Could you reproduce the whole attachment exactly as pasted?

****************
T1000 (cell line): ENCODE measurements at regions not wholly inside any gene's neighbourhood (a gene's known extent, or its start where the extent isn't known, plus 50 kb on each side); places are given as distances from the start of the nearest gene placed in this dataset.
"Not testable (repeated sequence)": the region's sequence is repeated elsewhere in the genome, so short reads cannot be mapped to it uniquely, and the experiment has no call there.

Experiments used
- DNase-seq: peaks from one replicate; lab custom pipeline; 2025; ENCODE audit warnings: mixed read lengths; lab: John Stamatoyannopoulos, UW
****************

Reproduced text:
T1000 (cell line): ENCODE measurements at regions not wholly inside any gene's neighbourhood (a gene's known extent, or its start where the extent isn't known, plus 50 kb on each side); places are given as distances from the start of the nearest gene placed in this dataset.
"Not testable (repeated sequence)": the region's sequence is repeated elsewhere in the genome, so short reads cannot be mapped to it uniquely, and the experiment has no call there.

Experiments used
- DNase-seq: peaks from one replicate; lab custom pipeline; 2025; ENCODE audit warnings: mixed read lengths; lab: John Stamatoyannopoulos, UW